Home

“The ache for home lives in all of us. The safe place where we can go as we are and not be questioned.”   – Maya Angelou, All God’s Children Need Traveling Shoes

The last few weeks have been busy ones: Thanksgiving, a visit to out-of-state family, a huge deadline at work, Christmas, my birthday, and a visit to family on the other side of the state.  It should settle a little bit now that the holidays are over (I have every intention of having a quiet night at home for New Year’s Eve). This time of year is often somewhat stressful for me (as it is for many others) because my introverted self needs a fair amount of “down time” to function well and I just don’t get enough during all the busyness of this time.  However, amidst the hustle and bustle of this year’s hectic holiday season, I am once again reminded of what home means.

“I wonder if it will be—can be—any more beautiful than this,’ murmured Anne, looking around her with the loving, enraptured eyes of those to whom ‘home’ must always be the loveliest spot in the world, no matter what fairer lands may lie under alien stars.”   – L.M. Montgomery, Anne of the Island

I often lose sight of what home truly means.  Because I live alone, I tend to forget that home is not necessarily the place you live.  I love my new apartment, and am working on making it my own.  But the truth is, while these walls make up my “comfort zone” (the place I feel most comfortable and can be most myself), and I call it home, this is mostly just a place that I live.

Home is so much more.

Home is where a little boy tells his mom and dad he needs to help Aunt Becca get there and then is so shy he won’t go near her until she’s about to get on the plane to leave.  Where the magnetic letters on the fridge spell out SciFi references.  Where four people sitting quietly reading (while the fifth plays “Batcave” in his room) is the best companionship.  It’s what makes you fly almost 1,000 miles to go to a movie.  It’s long discussion and occasionally dissension about the movie afterwards.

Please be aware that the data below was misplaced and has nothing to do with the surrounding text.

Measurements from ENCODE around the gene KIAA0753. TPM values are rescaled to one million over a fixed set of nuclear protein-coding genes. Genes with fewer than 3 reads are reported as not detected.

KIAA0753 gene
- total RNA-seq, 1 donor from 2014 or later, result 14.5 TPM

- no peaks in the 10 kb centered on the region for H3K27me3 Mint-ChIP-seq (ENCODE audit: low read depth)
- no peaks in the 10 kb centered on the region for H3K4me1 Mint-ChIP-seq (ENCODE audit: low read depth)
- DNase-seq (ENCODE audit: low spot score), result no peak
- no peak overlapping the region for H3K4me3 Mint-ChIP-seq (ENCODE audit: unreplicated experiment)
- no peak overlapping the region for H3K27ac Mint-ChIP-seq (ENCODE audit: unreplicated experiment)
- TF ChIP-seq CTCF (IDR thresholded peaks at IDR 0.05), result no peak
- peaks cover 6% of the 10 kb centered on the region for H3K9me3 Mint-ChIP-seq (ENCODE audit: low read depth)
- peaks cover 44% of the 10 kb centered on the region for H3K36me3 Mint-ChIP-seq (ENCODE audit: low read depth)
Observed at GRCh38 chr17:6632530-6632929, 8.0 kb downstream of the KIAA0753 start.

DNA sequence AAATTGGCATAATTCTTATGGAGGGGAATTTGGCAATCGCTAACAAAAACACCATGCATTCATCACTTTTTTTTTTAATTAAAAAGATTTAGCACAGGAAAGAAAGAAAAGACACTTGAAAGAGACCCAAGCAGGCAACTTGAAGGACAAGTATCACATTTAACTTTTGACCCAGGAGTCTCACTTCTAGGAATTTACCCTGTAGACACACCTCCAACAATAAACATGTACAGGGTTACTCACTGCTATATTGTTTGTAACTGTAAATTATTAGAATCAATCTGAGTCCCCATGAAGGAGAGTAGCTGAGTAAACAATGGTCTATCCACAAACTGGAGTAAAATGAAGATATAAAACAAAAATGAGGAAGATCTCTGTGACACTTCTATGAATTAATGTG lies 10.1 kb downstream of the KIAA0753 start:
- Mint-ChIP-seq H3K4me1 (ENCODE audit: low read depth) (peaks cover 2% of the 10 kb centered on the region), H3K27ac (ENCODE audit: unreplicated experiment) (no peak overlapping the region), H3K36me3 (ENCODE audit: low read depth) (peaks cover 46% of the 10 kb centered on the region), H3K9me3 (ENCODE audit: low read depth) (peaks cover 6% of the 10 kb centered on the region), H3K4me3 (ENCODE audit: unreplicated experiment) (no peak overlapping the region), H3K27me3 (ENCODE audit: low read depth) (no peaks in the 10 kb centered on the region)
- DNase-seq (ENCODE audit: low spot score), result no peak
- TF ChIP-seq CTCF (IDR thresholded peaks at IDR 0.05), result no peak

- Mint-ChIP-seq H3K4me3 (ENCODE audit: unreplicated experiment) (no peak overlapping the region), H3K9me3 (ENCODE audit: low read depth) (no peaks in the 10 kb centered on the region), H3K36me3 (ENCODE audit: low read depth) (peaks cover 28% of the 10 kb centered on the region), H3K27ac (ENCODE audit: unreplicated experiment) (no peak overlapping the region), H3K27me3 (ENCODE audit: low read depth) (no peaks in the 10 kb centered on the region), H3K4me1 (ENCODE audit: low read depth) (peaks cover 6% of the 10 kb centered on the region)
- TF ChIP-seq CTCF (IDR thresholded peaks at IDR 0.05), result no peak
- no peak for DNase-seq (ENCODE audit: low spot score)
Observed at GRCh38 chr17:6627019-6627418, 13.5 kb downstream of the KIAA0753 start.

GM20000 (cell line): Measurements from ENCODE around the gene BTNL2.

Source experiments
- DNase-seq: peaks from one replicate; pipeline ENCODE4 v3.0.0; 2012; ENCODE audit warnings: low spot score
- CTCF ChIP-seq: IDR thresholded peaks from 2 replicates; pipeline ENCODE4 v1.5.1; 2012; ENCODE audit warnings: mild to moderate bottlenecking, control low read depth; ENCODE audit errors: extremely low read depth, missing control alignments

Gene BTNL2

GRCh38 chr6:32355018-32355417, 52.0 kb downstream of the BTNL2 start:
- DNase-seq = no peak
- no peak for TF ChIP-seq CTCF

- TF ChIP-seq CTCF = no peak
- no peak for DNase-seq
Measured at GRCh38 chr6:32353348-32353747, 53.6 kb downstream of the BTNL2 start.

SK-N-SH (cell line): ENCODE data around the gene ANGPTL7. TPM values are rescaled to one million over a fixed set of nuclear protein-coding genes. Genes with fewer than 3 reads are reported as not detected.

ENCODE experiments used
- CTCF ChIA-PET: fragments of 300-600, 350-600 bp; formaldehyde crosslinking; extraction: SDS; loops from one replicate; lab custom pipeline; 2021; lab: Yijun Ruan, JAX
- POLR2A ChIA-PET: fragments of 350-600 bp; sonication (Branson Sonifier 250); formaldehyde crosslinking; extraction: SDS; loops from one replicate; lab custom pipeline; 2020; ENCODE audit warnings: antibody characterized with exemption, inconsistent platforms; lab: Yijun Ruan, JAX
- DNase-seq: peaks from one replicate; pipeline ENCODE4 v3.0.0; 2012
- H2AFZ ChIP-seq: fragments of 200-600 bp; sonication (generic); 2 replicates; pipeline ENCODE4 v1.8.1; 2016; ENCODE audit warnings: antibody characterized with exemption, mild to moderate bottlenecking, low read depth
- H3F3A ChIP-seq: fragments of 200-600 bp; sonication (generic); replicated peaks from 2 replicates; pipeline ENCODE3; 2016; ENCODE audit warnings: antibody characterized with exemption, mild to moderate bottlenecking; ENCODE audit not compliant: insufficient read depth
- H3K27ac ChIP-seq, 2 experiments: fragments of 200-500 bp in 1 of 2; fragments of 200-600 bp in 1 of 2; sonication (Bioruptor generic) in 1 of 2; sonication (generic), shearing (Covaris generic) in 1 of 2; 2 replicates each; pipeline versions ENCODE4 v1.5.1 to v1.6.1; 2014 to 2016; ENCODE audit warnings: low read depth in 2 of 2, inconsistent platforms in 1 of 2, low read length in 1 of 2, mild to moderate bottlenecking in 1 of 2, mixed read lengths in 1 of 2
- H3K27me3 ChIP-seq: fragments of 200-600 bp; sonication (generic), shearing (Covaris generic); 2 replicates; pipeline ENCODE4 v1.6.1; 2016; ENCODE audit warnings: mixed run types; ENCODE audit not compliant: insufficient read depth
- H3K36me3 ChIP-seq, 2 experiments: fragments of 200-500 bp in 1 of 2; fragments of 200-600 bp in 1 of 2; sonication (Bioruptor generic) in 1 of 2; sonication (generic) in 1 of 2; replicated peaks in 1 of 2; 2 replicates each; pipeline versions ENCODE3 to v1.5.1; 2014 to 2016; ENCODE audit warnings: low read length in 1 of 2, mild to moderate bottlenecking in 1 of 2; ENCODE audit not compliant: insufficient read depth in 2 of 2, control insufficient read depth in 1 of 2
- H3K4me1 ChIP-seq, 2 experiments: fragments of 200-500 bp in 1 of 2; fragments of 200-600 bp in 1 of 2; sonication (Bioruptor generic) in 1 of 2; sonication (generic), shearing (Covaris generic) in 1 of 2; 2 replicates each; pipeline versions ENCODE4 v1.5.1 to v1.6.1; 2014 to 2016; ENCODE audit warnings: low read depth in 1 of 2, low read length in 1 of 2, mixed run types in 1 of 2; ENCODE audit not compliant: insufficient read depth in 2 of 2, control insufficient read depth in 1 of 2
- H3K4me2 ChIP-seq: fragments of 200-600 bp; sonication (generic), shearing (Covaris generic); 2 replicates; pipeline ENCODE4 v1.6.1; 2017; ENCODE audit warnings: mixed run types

Home is the place you’ll drive hours through snow and ice to get, questioning your sanity the entire time.  The place where a little girl works so hard not to wake you up early, only to wait outside the bathroom for you because she can’t wait to build Legos with you.  It’s a little hand nestled in yours on a car ride, and later that little hand waving, accompanied by a little voice calling goodbye, as you’re pulling out of the driveway .  It’s hugs that feel more like tackles, reading stories (with voices), and being used as a human chair until your foot falls asleep.  It’s laughing too hard and too loud.  It’s the Ugly Sweater Cookie Contest and sledding-induced bruises.  It’s staying up way too late, sharing struggles, joys, advice and prayers.  It’s the occasional squabble and sincere forgiveness.  It’s heartfelt gifts and the ultimate gift: time.

“I don’t care if we have our house, or a cliff ledge, or a cardboard box.  Home is wherever we all are, together.”   – James Patterson

Home is not always quiet, peaceful, or comfortable.  Sometimes it’s noisy.  Sometimes it’s confrontational.  Sometimes it is angry, or sad, or frustrating.  But it’s that place you feel you belong, and leaving it makes you sad.

Home is 30 minutes North, or 3 hours West, or I don’t know how many hours South (depends on if I drive or fly).  It’s a campground in Tennessee.  It’s the shores of Lake Michigan.  My home is my family, wherever they are.

“When I speak of home, I speak of the place where — in default of a better — those I love are gathered together; and if that place were a gypsy’s tent, or a barn, I should call it by the same good name notwithstanding.”   – Charles Dickens, Nicholas Nickelby

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